Difficulties in marriage are opportunities to grow.

It’s just like the Lord to take something difficult and turn it into an opportunity to grow closer in your relationship as man and wife. (Carey Dyer)




It took time for Carey to understand I wasn’t making up the fatigue I felt when we were first married. His family grew up healthy as pack mules (They went to the pharmacist instead of the doctor on the rare occasion one of them felt sick.), while my bout with severe mononucleosis during our engagement began a downhill slide with my health. It left me tired all the time and seeking medical help from multiple doctors and specialists. I’ve simply never felt the same as I did before that lengthy illness.

I’ve sometimes cried hot tears of frustration because I am not as energetic as I’d like. “I wish I were stronger,” I have said to Carey more than once when my body betrayed me – again. He’s sweet and understanding, but I know it can be hard for him. I’ve also been mad at God more than once for not snapping His fingers and healing me in one fell swoop, as I know He could. The problems I have been saddled with have no immediate cure, at least not yet.

However, I’m thankful for His strength in my weakness. I’m also grateful for good food, the right medicine, caring doctors, and exercise (all of which have helped me immensely). It is also a huge gift that Carey has learned to listen to, support, and help me in practical ways.



I can’t relate firsthand to what it’s been like for Dena to experience her debilitating symptoms, but I have learned what to do and (maybe more importantly) what not to do as the spouse of someone who is suffering. If you have a sick spouse (especially when their illness is prolonged), perhaps what I’ve learned will encourage you. Maybe your marriage will be strengthened.

1. Don’t be dismissive.

I usually have fuel to spare, and Dena has spent much of our time together trying to keep up. Early in our marriage, I thought Dena should be able to shake it off when she felt ill as if her symptoms were something she could turn off and on at will. I was unknowingly making her feel “less than,” like she didn’t have what it took to make me happy. I learned that slowing down and trying to be a more understanding husband was good for what ailed her.

2. Do be sensitive.

This probably goes without saying. However, looking back on times when Dena dealt with her illness for months and even years on end, I would sometimes (Dare I say it?) get used to it. I would forget that she was physically and emotionally dealing with pain or fatigue day in and day out. In my busyness, days would sometimes go by before I acknowledged what she was going through. In my more sensitive moments, an extended hug, a knowing glance, or a quick text let her know I cared and wanted to go through this with her.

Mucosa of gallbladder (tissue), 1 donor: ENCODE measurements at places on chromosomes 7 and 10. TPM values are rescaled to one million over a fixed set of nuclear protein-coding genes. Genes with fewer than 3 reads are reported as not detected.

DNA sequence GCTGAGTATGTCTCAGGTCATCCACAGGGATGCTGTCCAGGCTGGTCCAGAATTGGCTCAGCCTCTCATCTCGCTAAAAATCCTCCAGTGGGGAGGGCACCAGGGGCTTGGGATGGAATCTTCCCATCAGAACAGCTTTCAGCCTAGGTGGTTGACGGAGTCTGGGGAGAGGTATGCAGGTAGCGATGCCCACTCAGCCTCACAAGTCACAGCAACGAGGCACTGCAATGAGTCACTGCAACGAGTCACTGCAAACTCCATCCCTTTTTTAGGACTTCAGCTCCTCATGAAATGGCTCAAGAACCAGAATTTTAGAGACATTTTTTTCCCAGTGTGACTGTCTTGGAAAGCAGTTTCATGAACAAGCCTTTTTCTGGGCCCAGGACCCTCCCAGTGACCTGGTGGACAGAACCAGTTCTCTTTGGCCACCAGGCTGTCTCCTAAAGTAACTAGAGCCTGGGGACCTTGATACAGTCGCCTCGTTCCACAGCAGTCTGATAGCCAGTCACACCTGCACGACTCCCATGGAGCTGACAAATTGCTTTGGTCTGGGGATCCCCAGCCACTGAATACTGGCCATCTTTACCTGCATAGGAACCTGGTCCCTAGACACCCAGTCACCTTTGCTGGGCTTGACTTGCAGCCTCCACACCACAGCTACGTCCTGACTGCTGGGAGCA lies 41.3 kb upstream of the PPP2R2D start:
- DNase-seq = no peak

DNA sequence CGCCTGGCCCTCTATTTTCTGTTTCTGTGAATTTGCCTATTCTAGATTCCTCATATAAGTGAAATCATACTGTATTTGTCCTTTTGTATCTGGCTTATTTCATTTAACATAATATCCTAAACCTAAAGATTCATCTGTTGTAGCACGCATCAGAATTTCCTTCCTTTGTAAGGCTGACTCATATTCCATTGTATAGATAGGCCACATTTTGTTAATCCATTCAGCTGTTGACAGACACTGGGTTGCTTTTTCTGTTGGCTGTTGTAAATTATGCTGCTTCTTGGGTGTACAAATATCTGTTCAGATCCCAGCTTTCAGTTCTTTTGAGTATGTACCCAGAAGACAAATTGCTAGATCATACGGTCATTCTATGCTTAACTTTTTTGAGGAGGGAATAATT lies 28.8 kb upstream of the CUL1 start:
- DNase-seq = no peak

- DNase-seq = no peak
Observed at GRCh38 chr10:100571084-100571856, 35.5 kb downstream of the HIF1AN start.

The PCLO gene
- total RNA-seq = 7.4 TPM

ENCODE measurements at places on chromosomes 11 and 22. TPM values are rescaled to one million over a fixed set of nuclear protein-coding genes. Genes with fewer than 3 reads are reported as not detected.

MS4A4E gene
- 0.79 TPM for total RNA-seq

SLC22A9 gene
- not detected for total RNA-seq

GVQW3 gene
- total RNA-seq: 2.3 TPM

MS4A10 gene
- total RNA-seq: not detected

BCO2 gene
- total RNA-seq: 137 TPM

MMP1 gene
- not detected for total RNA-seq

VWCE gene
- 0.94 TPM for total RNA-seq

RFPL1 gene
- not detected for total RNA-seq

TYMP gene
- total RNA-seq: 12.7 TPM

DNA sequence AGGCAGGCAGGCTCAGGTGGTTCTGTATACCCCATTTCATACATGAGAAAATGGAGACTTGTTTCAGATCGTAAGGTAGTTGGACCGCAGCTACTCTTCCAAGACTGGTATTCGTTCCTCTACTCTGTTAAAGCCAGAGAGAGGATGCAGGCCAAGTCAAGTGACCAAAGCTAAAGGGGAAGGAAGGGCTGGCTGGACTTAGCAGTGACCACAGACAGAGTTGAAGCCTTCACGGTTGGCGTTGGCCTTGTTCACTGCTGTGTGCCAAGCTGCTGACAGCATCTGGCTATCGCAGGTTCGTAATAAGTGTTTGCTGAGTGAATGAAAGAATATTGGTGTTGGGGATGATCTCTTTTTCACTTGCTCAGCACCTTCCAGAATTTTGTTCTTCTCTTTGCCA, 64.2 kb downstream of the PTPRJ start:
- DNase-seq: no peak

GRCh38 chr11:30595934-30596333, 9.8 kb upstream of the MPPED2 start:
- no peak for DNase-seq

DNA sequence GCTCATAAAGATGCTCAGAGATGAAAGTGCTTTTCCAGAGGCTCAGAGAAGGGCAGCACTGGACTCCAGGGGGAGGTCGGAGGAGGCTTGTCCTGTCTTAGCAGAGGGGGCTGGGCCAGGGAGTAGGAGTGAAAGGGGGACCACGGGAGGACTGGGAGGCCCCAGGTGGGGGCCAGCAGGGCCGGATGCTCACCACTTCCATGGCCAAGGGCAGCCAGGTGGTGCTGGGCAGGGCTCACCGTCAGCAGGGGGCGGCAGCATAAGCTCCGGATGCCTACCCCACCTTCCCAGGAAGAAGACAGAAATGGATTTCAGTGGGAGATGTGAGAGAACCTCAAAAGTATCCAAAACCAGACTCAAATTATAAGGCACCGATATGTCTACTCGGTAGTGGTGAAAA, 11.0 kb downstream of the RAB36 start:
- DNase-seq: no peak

3. Don’t forget the simple things.

Never underestimate the power of a cup of fresh-brewed coffee waiting for her when she wakes or getting up 15 minutes earlier so she doesn’t have a pile of dishes greeting her first thing in the morning. I discovered things I could do to bear Dena’s burden (whether great or small), which went a long way in keeping her on the path to wellness.

4. Do pray.

It’s just like the Lord to take something difficult and turn it into an opportunity to grow closer in your relationship as man and wife. We have never had a quiet, candle-lit house full of Billy Graham-style, inspired intercession – but there have been moments I’ve sidled up to Dena, kissed her on the cheek, and began praying for her unannounced. Other times, while tucking the boys in for the night, I asked, “How about we pray for Mommy?”

5. Depend on God.

Finally, know that God never leaves us for a second. While He may (or may not) heal our loved one here on earth, He IS always working to transform us into His image. In the valleys, be deliberate about fixing your eyes on Jesus and leaving room for supernatural intervention. God is always with us in our marriage, in sickness and in health.

Click here to read Part One.

Excerpt from Love at First Fight: 52 Story-Based Meditations for Married Couples. Published with permission.

Happy Bubbles
Carey and Dena Dyer

Carey and Dena Dyer


Carey is a husband, father, worship minister, comedian, and musician who lives near Fort Worth, Texas, with his wife, author/speaker Dena Dyer, and their two sons. When he’s not acting silly, he’s probably watching “Andy Griffith Show” reruns while drinking a Mountain Dew.

Dena is a wife to Carey, a mom to two boys (her two favorite roles), and an award-winning author, musician, and speaker. She loves encouraging readers and audiences to laugh at themselves and lean hard into Jesus during tough times. She enjoys cooking, watching British television, and reading in her free time.

Build a Healthier Marriage

As spouses, how can we pray for one another? Where can we intentionally invest in one another? How can we creatively carve out a little one-on-one time? What could we do together to help us bond and share a little more of our lives with one another?

I TAKE YOU IN SICKNESS & IN HEALTH: Marriage with Chronic Illness

Cindee Snider Re

Rejuvenate, revitalize, rekindle, and reconnect with this insightful and enriching 10-chapter study (designed just for couples) that offers you and your spouse a safe place to grieve, heal, grow, dream together, and thrive as one – in sickness and in health.


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